View details for DOI 10.2337/dc09-0108

    View details for PubMedID 19429875

  • In Silico Evaluation Platform for Artificial Pancreatic beta-Cell Development-A Dynamic Simulator for Closed-Loop Control with Hardware-in-the-Loop DIABETES TECHNOLOGY & THERAPEUTICS Dassau, E., Palerm, C. C., Zisser, H., Buckingham, B. A., Jovanovic, L., Doyle, F. J. 2009; 11 (3): 187-194


    A critical step in algorithm development for an artificial beta-cell is extensive in silico testing. Computer simulations usually involve only the controller software, leaving untested the hardware elements, including the critical communication interface between the controller and the glucose sensor and insulin pump.An in silico simulation platform has been developed that uses all of the components of the clinical system. At the core is a comprehensive in silico population model that covers the variability of principal metabolic parameters observed in vivo, to replace the human subject, with the ability to use historical clinical data. A continuous glucose monitor, in this case either the Abbott Diabetes Care (Alameda, CA) FreeStyle Navigator or the DexCom (San Diego, CA) STS7, is supplied with a glucose signal provided by the simulator. The Insulet (Bedford, MA) OmniPod insulin pump is also interfaced with the simulator to provide insulin delivery data. These hardware elements are an integral part of the system under testing, which also includes the algorithm components.The system is unique in that it uses the same hardware components for simulations as are required in clinical trials, allowing for full-system level verification and validation. With a detailed mathematical model, a suite of patients can be simulated to reflect various conditions. Because all hardware is used, their related limitations are automatically included.A complete artificial beta-cell evaluation platform was realized with the flexibility to interface various algorithms and patient models, allowing for the systematic analysis of monitoring and control algorithms. The system facilitates a variety of tests and challenges to the software and the component devices, streamlining preclinical validation trials.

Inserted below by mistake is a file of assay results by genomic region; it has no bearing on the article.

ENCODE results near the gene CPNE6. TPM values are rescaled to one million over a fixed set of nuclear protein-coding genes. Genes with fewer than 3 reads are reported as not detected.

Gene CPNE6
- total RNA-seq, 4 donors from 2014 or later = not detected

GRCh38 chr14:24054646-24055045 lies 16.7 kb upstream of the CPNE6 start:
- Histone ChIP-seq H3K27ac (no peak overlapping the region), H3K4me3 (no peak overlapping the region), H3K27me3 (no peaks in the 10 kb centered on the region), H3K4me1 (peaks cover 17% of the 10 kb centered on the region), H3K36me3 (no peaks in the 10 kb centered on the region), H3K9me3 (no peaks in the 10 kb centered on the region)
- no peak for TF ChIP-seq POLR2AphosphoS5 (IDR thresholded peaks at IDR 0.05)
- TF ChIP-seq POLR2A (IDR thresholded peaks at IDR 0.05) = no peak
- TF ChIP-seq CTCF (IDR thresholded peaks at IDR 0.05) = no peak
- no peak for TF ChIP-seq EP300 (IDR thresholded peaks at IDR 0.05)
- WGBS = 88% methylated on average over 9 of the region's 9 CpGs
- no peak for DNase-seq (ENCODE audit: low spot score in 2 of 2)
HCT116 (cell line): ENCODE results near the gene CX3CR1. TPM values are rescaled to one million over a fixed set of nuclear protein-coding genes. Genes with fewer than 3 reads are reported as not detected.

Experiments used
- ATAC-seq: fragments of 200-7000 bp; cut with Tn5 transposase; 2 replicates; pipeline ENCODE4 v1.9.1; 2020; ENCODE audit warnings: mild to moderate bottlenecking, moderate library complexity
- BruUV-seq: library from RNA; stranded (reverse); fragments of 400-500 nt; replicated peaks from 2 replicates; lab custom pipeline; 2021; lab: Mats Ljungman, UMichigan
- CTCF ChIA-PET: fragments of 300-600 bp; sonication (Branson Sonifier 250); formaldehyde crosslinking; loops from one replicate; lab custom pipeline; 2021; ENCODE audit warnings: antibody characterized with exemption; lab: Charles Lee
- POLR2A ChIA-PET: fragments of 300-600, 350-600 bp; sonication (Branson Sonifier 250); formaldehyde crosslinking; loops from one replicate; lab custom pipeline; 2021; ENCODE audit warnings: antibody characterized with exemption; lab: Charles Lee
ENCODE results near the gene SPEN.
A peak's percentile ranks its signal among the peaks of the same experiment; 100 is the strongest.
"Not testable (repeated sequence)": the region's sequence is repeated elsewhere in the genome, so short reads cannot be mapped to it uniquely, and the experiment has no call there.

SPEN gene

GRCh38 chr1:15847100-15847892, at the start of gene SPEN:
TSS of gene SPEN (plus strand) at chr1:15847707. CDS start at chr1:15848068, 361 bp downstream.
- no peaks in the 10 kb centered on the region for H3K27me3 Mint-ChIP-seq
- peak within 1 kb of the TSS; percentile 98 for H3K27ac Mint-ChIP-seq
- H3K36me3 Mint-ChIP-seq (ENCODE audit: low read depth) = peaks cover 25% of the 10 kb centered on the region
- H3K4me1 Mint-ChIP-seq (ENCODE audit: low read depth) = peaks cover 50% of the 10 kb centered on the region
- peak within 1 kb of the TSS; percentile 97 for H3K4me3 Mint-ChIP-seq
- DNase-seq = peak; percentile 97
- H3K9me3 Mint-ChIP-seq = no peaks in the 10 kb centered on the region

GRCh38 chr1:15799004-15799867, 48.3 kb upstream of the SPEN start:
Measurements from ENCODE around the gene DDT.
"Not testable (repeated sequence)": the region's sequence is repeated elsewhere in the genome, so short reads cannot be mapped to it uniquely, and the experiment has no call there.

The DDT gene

View details for DOI 10.1089/dia.2008.0055

    View details for Web of Science ID 000264197200008

    View details for PubMedID 19191486

  • In silico preclinical trials: methodology and engineering guide to closed-loop control in type 1 diabetes mellitus. Journal of diabetes science and technology Patek, S. D., Bequette, B. W., Breton, M., Buckingham, B. A., Dassau, E., Doyle, F. J., Lum, J., Magni, L., Zisser, H. 2009; 3 (2): 269-282


    This article sets forth guidelines for in silico (simulation-based) proof-of-concept testing of artificial pancreas control algorithms. The goal was to design a test procedure that can facilitate regulatory approval [e.g., Food and Drug Administration Investigational Device Exemption] for General Clinical Research Center experiments without preliminary testing on animals. The methodology is designed around a software package, based on a recent meal simulation model of the glucose-insulin system. Putting a premium on generality, this document starts by specifying a generic, rather abstract, meta-algorithm for control. The meta-algorithm has two main components: (1) patient assessment and tuning of control parameters, i.e., algorithmic processes for collection and processing patient data prior to closed-loop operation, and (2) controller warm-up and run-time operation, i.e., algorithmic processes for initializing controller states and managing blood glucose. The simulation-based testing methodology is designed to reveal the conceptual/mathematical operation of both main components, as applied to a large population of in silico patients with type 1 diabetes mellitus.